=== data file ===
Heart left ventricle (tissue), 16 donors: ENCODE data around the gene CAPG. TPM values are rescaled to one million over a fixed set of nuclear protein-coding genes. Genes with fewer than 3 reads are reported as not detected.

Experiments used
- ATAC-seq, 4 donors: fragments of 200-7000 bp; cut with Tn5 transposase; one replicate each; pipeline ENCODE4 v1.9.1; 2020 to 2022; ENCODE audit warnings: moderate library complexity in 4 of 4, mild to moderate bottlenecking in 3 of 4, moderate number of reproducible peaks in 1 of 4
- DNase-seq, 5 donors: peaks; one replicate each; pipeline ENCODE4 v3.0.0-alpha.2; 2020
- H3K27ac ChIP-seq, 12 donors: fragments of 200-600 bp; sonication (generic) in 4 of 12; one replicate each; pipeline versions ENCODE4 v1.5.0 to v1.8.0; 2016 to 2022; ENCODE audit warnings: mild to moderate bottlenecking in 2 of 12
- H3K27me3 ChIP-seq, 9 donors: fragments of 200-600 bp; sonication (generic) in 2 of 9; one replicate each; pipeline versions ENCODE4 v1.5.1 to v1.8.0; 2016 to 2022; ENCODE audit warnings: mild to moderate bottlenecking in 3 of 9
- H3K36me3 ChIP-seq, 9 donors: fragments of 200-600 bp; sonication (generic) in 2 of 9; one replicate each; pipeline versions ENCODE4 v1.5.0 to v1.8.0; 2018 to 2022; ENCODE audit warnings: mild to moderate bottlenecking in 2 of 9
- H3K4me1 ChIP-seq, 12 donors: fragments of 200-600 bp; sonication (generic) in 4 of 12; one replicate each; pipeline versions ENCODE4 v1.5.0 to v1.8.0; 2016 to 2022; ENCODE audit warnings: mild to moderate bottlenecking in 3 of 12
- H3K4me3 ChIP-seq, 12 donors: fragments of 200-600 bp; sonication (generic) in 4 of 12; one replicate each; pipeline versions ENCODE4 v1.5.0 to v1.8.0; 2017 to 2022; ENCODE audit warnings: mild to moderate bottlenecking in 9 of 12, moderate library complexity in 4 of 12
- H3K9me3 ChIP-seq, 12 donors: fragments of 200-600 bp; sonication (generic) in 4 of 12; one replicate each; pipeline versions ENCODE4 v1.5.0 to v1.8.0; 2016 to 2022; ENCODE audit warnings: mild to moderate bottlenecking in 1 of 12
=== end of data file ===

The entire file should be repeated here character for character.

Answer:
Heart left ventricle (tissue), 16 donors: ENCODE data around the gene CAPG. TPM values are rescaled to one million over a fixed set of nuclear protein-coding genes. Genes with fewer than 3 reads are reported as not detected.

Experiments used
- ATAC-seq, 4 donors: fragments of 200-7000 bp; cut with Tn5 transposase; one replicate each; pipeline ENCODE4 v1.9.1; 2020 to 2022; ENCODE audit warnings: moderate library complexity in 4 of 4, mild to moderate bottlenecking in 3 of 4, moderate number of reproducible peaks in 1 of 4
- DNase-seq, 5 donors: peaks; one replicate each; pipeline ENCODE4 v3.0.0-alpha.2; 2020
- H3K27ac ChIP-seq, 12 donors: fragments of 200-600 bp; sonication (generic) in 4 of 12; one replicate each; pipeline versions ENCODE4 v1.5.0 to v1.8.0; 2016 to 2022; ENCODE audit warnings: mild to moderate bottlenecking in 2 of 12
- H3K27me3 ChIP-seq, 9 donors: fragments of 200-600 bp; sonication (generic) in 2 of 9; one replicate each; pipeline versions ENCODE4 v1.5.1 to v1.8.0; 2016 to 2022; ENCODE audit warnings: mild to moderate bottlenecking in 3 of 9
- H3K36me3 ChIP-seq, 9 donors: fragments of 200-600 bp; sonication (generic) in 2 of 9; one replicate each; pipeline versions ENCODE4 v1.5.0 to v1.8.0; 2018 to 2022; ENCODE audit warnings: mild to moderate bottlenecking in 2 of 9
- H3K4me1 ChIP-seq, 12 donors: fragments of 200-600 bp; sonication (generic) in 4 of 12; one replicate each; pipeline versions ENCODE4 v1.5.0 to v1.8.0; 2016 to 2022; ENCODE audit warnings: mild to moderate bottlenecking in 3 of 12
- H3K4me3 ChIP-seq, 12 donors: fragments of 200-600 bp; sonication (generic) in 4 of 12; one replicate each; pipeline versions ENCODE4 v1.5.0 to v1.8.0; 2017 to 2022; ENCODE audit warnings: mild to moderate bottlenecking in 9 of 12, moderate library complexity in 4 of 12
- H3K9me3 ChIP-seq, 12 donors: fragments of 200-600 bp; sonication (generic) in 4 of 12; one replicate each; pipeline versions ENCODE4 v1.5.0 to v1.8.0; 2016 to 2022; ENCODE audit warnings: mild to moderate bottlenecking in 1 of 12